Earlier this year, the Brookings Institution released a report titled “Confronting Suburban Poverty.” That report joined a number of recent studies that document the rise of poverty in the suburbs, and it highlighted that poverty is common and growing in suburban Pittsburgh.
We should be concerned with growing rates of poverty everywhere — in suburbs, cities and rural areas. In Pittsburgh, growing poverty is the result of trends that are well known: factory closings, the loss of blue-collar jobs, stagnant wages, an inadequate social safety net, the decline of unions and persistent inequality, particularly along lines of race. Today’s economic system produces poverty as a matter of course; attacks on unions and an already limited welfare state further exacerbate the situation.
That said, poverty always has been common in Pittsburgh’s suburbs.
In the late 19th century, the majority of “suburbs” were industrial towns. They were never suburban in any traditional sense: They lacked the tree-lined streets and large homes that characterized residential suburbs of the day, such as Sewickley and Edgewood. Instead, they were manufacturing centers created by Andrew Carnegie, George Westinghouse and other industrialists in order to generate stupendous levels of wealth. Conversely, by forcing workers to work long hours in unsafe working conditions and paying them scant wages, these same industrialists generated poverty for the residents of these industrial towns.
Since the late 1800s, industrialists, business executives, political leaders, property developers and suburbanites have designed Pittsburgh’s suburbs in order to concentrate poverty in certain communities and wealth in others. They built different types of suburbs to serve different purposes. These different types persist to this day and, unsurprisingly, the suburbs designed for industry and the working class is where Brookings found most of the poverty documented in its report.
The first type are the elite residential suburbs — the ones you think of when you hear the word suburb. They are sparsely populated, have cul-de-sacs, a strong tax base and their residents are usually well off and own their homes. These are places like Fox Chapel, Upper St. Clair and Murrysville. Poverty is far less common in these communities, which is to be expected as they were designed to maintain the wealth and privileges of their residents.
A second set of suburbs developed to house the working class. These are usually more densely populated, homes are smaller and less expensive, and there are much higher rates of renting.
The growth of working-class suburbs was particularly notable in the period after World War II. Today, these communities, such as Penn Hills and West Mifflin, are key places where poverty is growing. This reflects the reduced earnings of working-class residents at the same time that a variety of pressures are pushing and pulling the poor out of urban areas. Meanwhile, the more affluent residents of these suburbs have moved further into the suburban fringe.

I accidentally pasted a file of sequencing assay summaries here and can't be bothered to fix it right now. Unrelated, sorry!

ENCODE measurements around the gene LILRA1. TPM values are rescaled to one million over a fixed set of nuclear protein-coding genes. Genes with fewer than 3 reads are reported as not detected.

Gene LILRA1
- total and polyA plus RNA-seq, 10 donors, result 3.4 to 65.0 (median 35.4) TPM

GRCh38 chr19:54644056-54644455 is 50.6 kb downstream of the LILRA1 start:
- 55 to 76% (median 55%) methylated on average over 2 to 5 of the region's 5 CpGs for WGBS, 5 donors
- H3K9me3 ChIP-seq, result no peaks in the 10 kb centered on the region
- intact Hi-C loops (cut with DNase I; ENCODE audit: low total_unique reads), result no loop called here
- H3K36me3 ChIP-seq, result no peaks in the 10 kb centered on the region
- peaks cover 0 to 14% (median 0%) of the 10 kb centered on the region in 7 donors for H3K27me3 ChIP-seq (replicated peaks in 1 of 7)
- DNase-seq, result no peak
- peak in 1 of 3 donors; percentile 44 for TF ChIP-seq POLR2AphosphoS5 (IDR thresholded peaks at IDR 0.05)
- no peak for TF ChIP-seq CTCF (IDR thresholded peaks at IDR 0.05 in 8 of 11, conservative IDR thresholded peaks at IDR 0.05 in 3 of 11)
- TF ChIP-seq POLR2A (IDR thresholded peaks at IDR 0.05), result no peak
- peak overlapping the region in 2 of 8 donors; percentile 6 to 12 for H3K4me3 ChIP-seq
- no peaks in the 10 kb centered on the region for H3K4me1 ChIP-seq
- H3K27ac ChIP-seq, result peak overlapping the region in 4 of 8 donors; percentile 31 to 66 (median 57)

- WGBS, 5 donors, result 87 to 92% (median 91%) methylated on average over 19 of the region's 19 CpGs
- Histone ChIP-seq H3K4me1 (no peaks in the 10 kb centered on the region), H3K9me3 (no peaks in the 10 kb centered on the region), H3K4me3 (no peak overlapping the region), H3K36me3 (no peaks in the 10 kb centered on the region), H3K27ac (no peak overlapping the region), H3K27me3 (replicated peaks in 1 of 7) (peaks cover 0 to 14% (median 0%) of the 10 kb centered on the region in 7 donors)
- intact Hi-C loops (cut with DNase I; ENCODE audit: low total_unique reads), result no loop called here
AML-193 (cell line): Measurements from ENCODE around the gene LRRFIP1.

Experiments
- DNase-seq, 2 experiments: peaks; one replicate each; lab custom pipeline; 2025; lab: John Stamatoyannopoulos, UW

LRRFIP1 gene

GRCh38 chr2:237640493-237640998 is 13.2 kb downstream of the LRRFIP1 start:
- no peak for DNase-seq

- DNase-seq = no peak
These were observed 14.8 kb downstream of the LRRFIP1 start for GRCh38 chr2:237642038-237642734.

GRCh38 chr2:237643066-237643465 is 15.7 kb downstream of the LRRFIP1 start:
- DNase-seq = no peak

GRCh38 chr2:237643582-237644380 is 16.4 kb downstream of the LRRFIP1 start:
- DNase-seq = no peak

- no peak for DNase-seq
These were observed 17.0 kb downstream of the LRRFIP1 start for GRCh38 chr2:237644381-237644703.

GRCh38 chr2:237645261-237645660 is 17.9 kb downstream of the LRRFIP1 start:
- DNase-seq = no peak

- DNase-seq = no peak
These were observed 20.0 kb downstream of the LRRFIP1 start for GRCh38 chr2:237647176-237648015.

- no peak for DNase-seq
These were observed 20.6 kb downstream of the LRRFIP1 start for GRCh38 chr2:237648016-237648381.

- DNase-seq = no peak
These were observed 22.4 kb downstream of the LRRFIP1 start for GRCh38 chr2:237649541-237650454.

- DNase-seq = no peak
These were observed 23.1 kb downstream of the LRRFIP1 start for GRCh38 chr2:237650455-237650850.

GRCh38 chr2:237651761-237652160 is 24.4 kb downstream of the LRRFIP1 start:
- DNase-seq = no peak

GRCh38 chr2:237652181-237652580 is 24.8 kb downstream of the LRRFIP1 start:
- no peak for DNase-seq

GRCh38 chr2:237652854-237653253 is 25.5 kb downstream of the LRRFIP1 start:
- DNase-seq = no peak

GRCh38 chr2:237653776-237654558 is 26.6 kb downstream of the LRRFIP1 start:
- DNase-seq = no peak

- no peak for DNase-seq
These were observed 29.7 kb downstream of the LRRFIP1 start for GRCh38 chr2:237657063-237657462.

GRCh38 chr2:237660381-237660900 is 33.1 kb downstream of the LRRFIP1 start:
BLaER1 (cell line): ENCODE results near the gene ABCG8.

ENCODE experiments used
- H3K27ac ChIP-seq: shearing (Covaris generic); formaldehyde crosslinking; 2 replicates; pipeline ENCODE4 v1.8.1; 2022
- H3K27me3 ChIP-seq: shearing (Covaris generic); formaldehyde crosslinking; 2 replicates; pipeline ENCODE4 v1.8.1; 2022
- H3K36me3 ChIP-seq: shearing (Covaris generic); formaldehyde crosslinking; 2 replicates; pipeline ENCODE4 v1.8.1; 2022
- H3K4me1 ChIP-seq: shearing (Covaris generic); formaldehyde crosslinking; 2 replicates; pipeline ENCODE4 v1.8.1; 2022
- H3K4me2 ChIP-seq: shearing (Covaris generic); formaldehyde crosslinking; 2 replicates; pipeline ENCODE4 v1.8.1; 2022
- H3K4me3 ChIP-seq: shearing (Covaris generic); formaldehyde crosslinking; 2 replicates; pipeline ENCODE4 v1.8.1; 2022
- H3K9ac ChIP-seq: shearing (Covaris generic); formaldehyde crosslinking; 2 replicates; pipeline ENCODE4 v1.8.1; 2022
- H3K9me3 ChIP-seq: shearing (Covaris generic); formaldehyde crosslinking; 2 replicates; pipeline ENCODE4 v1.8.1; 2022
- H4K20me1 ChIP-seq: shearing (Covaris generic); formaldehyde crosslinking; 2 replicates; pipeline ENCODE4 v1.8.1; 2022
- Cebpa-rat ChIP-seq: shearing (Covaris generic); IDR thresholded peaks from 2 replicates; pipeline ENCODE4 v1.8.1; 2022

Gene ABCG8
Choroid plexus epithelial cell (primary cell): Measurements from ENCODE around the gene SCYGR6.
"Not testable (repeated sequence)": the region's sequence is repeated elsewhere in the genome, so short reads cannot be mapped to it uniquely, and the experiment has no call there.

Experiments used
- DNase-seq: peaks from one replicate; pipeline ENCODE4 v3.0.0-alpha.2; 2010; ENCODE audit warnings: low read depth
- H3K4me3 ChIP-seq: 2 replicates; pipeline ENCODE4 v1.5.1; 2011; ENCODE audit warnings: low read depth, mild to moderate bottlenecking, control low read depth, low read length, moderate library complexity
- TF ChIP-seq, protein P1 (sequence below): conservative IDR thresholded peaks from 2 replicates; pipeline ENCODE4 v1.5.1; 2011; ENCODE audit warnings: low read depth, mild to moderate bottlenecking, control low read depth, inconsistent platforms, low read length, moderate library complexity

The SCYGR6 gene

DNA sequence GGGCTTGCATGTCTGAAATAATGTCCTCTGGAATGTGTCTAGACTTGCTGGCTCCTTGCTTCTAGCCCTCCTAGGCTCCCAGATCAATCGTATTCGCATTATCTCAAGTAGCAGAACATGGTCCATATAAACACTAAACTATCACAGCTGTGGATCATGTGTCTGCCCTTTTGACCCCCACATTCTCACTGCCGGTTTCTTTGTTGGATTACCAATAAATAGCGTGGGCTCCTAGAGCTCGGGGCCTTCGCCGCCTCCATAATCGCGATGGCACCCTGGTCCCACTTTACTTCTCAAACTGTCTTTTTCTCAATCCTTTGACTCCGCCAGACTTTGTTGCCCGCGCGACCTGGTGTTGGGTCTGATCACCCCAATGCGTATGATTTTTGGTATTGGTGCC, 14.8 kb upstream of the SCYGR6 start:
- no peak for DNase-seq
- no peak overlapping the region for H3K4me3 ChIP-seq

The third “suburbs” are the industrial towns. They are spread throughout the region from Clairton to New Kensington to Aliquippa. They are former sites of manufacturing and mostly developed around mills that lined the river valleys. They share little in common with suburbs, as we conventionally define them.
Residents did not commute outside these communities for work. Housing was dense, renting was common and many of these industrial towns, such as McKeesport, developed working-class suburbs of their own. Poverty has always been very common in these industrial towns and their suburbs. As readers of Thomas Bell’s “Out of This Furnace” know well, these communities have often been a difficult place to make a living.
Exactly 100 years ago, the Pittsburgh Survey — like the Brookings Institution today — “discovered” poverty in Pittsburgh’s suburbs. One key conclusion was that the Pittsburgh region was both the “most prosperous of all the communities of our Western Civilization” and a place defined by miserable life chances for the poor and working class.
Placed alongside the Pittsburgh Survey, the Brookings report highlights the persistence of inequality as one of the defining features of the Pittsburgh region over the past century. While key industries may have changed from factories and mines to universities and hospitals, what remains is a city and its suburbs organized around generating wealth for some and poverty for others.
Patrick Vitale, a former resident of Murrysville, teaches American studies and geography at the University of Toronto and is completing a book manuscript about the history of Pittsburgh and its suburbs during the Cold War.